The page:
Sunday, May 31, 2015

Parker Stevenson and Shaun Cassidy as Frank and Joe Hardy, The Hardy Boys/Nancy Drew Mysteries (1977-1979)


Fishing Buddies


Nice socks.


Beach Boys


Alex Crockford


Kisses


Mars, Jan. 1964


Fizeek, April 1967


Benjamin Eidem


Greg McKeon


Matanua Beach Surf Club


Family


by Valerio Gámez


Window Dressing


Tim Arlovski by Serge Lee


I Got A Rocket


by Otto Greiner


Hmmm


Oh, my.


Gay Camp


Covered Bridge


An Original Wee Hours Classic


I would rather not.


I know the feeling.


Maybe he is.


Saturday, May 30, 2015

Kisses


Self-Admiration


Jack Laugher, Tom Daley and Chris Mears


Finn Harries Loves Bangkok


The Swing


Stu and Friend


Man About Town


Window Dressing


Selfie


Tom Daley


Jack Falahee


Beach Boys


In The Moment


Fruit


Breakfast of Champions


Muscle


Juggling Man by Adriaen de Vries, c. 1610-1615



That Look


Lance


Yum


"Nice hat."


Police Sergeant, 1926


Friday, May 29, 2015

Healthy Poverty

“The world is fairly studded and strewn with pennies cast broadside by a generous hand. But—and this is the point—who gets excited by a mere penny? But if you cultivate a healthy poverty and simplicity, so that finding a penny will literally make your day, then, since the world is in fact planted in pennies, you have with your poverty bought a lifetime of days.”
―Annie Dillard, Pilgrim at Tinker Creek


I read Dillard’s Pilgrim at Tinker Creek about twelve years ago. I was in my mid 30s, and my life had not turned out the way I wanted or expected it would. I spent my 20s battling severe depression, anxiety and suicidal ideation, and when I was 31, I was diagnosed with a brain tumor. I didn’t have a job. I was on disability. I had never dated or had a boyfriend. I had gained a lot of weight. And I was living with my parents in southern West Virginia even though I spent my teen years dreaming of escape and finding a homo promised land somewhere over the rainbow. I felt prematurely old, stuck, useless. I felt like a failure. I felt like I had nothing to look forward to. I feared I would never have a home of my own, or economic security, or friends. I feared I would never travel or get published. I had all these visions in my head of me living an elegant life. A good life. But non of it was coming true. The quote above—nestled in a book full of observations about nature, some of which are extremely harsh and ugly—helped me put things into perspective.

I hate it when you tell people your problems and they spit platitudes at you as if that’s going to make everything okay. We all have a right to our pain, and some things are truly intolerable…even if we are “lucky” things aren’t worse. But I think it helps, at least a little bit, to face facts. In my mid 30s, I knew my youth was fading fast, and I knew it was unlikely that I was ever going to be an object of desire. It wasn’t my destiny to be the blond, lithe golden boy that had been my ideal since high school. I knew it was possible that I’d never have a partner. I knew it was hard for me to make friends and it might not ever get easier. I knew that I could die poor, unknown, unpublished and unloved. I knew I might never see the Great Pyramid, the Great Wall, the Eiffel Tower, the Coliseum, the Grand Canal, the Tower of London, Petra, Machu Picchu or Angkor Wat.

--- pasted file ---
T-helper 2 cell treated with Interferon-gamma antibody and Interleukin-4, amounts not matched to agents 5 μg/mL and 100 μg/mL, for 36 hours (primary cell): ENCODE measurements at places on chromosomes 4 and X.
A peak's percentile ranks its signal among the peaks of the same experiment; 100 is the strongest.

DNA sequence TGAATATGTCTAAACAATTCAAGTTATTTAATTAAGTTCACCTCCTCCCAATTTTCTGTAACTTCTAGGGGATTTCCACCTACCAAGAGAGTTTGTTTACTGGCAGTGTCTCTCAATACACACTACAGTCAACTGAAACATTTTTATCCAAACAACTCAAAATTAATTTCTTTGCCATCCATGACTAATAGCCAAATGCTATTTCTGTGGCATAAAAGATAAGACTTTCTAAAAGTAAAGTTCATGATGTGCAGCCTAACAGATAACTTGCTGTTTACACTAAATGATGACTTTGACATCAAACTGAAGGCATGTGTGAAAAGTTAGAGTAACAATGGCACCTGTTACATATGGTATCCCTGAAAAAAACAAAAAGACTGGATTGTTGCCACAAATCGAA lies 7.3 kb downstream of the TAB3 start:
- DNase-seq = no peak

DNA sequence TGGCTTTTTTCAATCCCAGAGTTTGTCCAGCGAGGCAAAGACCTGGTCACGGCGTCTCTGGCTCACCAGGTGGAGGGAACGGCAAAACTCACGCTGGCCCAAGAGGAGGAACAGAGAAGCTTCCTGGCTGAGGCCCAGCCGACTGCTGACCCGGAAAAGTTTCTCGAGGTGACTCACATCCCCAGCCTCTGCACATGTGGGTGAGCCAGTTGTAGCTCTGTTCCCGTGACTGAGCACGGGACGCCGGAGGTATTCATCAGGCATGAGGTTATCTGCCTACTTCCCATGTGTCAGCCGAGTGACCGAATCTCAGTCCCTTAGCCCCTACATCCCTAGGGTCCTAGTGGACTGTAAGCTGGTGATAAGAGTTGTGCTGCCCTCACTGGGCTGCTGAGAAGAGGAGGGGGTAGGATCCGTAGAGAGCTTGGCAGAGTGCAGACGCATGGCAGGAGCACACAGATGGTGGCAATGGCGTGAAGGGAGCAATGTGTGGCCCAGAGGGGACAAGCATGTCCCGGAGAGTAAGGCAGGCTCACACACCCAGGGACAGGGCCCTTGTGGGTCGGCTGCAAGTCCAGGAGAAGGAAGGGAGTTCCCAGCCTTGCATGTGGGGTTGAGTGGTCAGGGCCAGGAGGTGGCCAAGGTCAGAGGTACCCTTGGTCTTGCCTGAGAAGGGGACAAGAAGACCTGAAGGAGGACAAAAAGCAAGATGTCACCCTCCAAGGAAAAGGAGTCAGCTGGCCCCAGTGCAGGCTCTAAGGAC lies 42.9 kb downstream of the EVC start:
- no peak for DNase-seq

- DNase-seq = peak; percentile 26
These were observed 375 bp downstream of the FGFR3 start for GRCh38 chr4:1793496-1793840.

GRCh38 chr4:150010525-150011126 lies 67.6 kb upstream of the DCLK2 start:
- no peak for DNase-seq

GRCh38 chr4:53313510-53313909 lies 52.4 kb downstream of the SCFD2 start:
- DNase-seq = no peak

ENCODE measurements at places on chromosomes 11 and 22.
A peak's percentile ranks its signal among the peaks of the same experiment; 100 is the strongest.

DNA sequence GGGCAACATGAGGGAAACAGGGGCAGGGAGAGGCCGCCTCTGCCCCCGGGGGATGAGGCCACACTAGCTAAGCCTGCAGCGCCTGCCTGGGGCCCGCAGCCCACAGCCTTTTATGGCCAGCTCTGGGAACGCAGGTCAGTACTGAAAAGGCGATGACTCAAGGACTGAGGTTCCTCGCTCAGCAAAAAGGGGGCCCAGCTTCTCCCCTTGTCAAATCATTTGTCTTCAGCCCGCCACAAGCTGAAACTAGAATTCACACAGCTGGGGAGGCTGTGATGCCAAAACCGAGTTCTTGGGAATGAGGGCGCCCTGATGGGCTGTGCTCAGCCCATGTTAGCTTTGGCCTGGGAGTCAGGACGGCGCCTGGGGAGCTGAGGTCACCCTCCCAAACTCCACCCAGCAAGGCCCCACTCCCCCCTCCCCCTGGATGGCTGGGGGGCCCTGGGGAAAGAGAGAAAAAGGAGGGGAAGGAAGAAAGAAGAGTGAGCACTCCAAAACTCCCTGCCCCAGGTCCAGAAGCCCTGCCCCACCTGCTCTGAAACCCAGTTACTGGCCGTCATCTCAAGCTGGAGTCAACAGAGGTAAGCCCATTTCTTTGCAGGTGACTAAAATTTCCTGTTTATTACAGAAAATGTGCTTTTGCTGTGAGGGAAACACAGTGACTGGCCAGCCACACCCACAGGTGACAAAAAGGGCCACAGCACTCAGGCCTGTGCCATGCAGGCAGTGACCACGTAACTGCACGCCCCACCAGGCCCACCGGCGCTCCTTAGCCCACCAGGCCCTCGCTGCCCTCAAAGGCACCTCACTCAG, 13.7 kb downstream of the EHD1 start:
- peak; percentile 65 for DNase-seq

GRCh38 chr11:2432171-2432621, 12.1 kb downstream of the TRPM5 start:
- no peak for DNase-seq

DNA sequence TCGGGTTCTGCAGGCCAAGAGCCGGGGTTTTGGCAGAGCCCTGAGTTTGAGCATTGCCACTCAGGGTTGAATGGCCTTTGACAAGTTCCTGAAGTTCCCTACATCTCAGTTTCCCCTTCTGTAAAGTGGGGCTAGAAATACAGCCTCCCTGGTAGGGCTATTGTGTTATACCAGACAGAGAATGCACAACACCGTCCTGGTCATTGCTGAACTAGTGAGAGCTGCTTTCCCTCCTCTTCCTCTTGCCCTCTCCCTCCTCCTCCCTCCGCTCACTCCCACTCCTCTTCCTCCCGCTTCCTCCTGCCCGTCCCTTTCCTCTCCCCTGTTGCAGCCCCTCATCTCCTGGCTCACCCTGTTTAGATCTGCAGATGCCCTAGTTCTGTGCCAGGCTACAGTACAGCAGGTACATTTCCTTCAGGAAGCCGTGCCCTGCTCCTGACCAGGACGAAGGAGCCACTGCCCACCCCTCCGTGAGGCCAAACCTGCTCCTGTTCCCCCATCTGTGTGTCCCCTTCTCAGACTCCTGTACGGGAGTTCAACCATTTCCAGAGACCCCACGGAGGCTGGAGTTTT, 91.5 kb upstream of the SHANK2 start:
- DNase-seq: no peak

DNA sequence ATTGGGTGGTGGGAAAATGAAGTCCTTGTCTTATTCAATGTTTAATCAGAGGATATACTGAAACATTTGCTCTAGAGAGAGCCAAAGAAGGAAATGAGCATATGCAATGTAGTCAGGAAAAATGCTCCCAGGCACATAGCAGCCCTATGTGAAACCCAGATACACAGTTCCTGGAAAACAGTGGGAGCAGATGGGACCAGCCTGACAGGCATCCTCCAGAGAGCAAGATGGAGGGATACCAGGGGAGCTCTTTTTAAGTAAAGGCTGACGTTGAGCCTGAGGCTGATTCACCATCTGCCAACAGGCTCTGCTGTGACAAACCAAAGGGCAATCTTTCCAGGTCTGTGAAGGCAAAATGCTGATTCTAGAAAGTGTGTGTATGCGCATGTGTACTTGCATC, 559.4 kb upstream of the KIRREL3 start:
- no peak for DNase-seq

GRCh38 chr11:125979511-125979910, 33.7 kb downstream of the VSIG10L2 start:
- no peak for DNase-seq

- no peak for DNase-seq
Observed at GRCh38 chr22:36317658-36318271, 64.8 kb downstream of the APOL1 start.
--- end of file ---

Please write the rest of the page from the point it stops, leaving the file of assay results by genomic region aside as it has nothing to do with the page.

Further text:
However, once I faced the hard truths, it was time to take stock of the good stuff. I was still alive, and that was amazing. Even though I didn’t have long term security, and I wasn’t living in my own place, I wasn’t homeless, at least not yet. I did, in fact, have a nice, comfortable place to stay. I had a little yard, so I taught myself how to garden, which gave me immense pleasure and satisfaction. I lived less than a mile from a network of wooded trails leading down into the beautiful New River Gorge, and I started walking on those trails regularly. Doing that gave me a profound sense of calm and wellbeing. I was, at last, home in the woods. I began writing. I didn’t know if what I was producing was any good or if anyone would ever read what I wrote, but if you’re going to be a writer, you have to write, and so I did it. I had been socially isolated for years, so I used fiction to express all of my fears, anxieties, desires and longings. I ended up with a creepy, complex, labyrinthian tale. I’m proud of it, and I’ve written other things since then. I got a computer, too, and I found I could find out all kinds of things about the world and see all kinds of beautiful images of it even if I couldn’t travel. The best part is I discovered that I could use the computer to connect with others in a way that didn’t cause me to panic. I made friends. I often wished they lived closer, but they are now part of my life even if they are far away.

My honest assessment led me to conclude that life wasn’t all bad. The things that weighed me down were real, and they might not ever go away or be resolved. And that’s not okay, but it’s not the whole story. In Dillard’s words, I began to cultivate a healthy poverty, and in doing that, I began appreciating the pennies.

A Day At The Beach